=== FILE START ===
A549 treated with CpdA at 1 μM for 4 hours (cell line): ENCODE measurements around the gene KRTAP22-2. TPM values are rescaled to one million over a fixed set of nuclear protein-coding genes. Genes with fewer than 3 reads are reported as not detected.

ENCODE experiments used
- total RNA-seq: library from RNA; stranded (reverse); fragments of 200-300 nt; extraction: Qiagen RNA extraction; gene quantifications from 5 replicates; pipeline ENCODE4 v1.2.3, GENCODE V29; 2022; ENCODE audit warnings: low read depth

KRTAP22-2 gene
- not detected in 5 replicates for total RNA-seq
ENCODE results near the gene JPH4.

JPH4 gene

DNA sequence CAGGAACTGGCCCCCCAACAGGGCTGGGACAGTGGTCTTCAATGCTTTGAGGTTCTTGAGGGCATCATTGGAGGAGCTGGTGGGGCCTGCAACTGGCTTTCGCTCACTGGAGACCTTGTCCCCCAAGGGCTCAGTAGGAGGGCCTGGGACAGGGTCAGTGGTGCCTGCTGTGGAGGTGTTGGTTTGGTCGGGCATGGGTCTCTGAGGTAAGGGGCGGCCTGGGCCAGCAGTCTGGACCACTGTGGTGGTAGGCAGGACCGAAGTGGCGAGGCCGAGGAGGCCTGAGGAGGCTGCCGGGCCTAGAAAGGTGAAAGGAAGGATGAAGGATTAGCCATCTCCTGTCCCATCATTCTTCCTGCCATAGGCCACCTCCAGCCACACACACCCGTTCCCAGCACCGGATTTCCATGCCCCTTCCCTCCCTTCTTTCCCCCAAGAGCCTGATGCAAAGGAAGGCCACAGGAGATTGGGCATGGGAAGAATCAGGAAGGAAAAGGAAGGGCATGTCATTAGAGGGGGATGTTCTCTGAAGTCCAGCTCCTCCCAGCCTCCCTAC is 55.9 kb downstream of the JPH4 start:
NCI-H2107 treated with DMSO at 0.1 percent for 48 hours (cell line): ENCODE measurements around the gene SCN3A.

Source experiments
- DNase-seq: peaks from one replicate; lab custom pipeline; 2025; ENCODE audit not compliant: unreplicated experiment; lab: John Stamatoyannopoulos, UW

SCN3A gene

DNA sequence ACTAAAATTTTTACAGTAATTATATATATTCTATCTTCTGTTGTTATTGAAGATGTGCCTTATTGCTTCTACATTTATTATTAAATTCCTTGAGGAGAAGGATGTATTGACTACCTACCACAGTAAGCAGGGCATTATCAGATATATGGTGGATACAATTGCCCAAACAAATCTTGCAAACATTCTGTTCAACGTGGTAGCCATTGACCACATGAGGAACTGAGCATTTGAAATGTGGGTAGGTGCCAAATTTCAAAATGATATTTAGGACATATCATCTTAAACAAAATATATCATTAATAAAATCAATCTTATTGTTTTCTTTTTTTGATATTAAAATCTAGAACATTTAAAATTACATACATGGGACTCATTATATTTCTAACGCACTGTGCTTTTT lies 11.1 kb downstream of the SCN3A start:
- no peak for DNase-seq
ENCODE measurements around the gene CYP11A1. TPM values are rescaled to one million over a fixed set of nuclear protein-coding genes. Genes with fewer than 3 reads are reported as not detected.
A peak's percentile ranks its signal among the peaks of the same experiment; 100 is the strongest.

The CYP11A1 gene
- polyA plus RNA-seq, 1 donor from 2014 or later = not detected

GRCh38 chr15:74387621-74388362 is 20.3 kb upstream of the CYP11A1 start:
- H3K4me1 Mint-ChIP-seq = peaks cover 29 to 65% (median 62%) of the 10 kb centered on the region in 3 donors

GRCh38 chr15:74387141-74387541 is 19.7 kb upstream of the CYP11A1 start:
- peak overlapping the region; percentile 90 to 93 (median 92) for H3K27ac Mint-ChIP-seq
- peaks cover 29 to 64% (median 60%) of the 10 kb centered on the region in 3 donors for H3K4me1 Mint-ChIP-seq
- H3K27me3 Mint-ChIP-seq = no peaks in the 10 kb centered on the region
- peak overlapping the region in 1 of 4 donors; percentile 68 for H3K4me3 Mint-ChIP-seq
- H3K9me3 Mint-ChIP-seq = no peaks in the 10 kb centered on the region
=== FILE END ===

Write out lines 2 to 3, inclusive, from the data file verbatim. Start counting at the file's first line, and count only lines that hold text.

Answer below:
ENCODE experiments used
- total RNA-seq: library from RNA; stranded (reverse); fragments of 200-300 nt; extraction: Qiagen RNA extraction; gene quantifications from 5 replicates; pipeline ENCODE4 v1.2.3, GENCODE V29; 2022; ENCODE audit warnings: low read depth